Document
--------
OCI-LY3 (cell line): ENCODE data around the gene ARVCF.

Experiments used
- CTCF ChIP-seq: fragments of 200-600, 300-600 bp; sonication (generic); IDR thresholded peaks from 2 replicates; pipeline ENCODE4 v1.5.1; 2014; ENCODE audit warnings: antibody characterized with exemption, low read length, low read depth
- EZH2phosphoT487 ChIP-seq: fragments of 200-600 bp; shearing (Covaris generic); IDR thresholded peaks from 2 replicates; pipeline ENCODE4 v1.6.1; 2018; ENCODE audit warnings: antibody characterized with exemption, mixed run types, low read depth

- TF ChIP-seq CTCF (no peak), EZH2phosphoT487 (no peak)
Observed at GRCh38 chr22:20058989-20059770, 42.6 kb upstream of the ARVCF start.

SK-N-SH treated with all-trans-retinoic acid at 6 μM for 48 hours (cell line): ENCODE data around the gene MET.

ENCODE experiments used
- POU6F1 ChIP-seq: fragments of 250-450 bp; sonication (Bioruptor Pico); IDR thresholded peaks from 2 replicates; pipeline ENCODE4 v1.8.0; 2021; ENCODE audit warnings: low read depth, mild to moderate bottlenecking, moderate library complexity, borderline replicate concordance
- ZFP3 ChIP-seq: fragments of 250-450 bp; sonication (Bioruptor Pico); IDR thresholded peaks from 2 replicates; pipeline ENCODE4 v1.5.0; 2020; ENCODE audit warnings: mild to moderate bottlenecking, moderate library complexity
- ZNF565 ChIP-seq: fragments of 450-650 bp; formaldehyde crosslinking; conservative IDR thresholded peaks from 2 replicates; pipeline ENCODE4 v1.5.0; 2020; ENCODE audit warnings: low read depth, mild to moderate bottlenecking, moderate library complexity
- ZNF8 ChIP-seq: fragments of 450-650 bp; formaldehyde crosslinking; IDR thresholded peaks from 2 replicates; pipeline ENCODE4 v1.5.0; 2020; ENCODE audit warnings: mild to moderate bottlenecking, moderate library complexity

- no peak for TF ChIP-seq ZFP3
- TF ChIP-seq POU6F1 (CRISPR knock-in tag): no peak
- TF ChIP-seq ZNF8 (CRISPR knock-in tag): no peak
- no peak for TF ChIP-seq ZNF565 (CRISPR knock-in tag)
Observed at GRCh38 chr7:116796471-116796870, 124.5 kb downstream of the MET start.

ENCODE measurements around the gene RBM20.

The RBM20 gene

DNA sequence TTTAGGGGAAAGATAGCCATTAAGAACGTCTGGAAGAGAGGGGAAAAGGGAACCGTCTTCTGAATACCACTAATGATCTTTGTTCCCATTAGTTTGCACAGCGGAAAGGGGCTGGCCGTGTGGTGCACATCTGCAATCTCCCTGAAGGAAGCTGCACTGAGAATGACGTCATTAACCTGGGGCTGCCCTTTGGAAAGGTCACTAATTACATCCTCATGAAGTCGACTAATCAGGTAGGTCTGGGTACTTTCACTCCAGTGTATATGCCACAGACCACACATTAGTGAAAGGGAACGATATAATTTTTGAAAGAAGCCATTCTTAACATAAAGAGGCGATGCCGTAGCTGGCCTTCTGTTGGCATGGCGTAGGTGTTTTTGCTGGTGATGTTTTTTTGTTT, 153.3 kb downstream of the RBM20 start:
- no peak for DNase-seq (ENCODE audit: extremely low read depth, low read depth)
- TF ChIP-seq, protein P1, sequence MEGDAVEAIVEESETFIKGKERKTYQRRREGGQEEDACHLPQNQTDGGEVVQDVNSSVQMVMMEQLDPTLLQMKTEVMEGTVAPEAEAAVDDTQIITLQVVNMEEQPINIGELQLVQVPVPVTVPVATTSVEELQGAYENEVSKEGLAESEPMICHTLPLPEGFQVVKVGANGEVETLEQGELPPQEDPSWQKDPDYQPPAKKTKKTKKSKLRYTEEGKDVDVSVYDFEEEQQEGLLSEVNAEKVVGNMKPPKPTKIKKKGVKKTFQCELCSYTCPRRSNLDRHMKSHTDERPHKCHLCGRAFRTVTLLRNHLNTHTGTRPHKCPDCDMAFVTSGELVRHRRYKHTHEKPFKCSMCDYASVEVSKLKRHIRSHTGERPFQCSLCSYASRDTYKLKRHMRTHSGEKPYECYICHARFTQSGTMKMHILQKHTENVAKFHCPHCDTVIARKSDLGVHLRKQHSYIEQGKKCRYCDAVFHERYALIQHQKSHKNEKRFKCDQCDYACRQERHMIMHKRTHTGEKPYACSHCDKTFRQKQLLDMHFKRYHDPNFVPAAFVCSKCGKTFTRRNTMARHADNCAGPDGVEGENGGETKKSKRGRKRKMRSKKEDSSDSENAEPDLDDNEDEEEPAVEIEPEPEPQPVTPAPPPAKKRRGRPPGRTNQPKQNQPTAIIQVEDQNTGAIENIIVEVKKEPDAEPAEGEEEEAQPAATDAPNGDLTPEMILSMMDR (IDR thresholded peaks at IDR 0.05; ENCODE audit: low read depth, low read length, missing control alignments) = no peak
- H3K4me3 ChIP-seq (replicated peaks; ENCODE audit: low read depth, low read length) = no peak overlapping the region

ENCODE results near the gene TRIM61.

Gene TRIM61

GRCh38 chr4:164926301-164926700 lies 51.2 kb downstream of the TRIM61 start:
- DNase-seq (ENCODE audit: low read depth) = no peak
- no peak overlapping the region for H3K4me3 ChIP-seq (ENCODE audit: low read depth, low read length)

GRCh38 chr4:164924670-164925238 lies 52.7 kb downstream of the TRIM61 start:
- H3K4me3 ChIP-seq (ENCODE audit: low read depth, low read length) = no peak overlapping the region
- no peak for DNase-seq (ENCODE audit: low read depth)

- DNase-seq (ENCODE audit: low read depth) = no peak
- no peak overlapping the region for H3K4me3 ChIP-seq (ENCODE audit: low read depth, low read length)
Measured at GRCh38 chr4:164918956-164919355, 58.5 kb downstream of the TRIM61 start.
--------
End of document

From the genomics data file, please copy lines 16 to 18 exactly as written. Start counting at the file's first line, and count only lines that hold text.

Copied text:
- no peak for TF ChIP-seq ZNF565 (CRISPR knock-in tag)
Observed at GRCh38 chr7:116796471-116796870, 124.5 kb downstream of the MET start.

ENCODE measurements around the gene RBM20.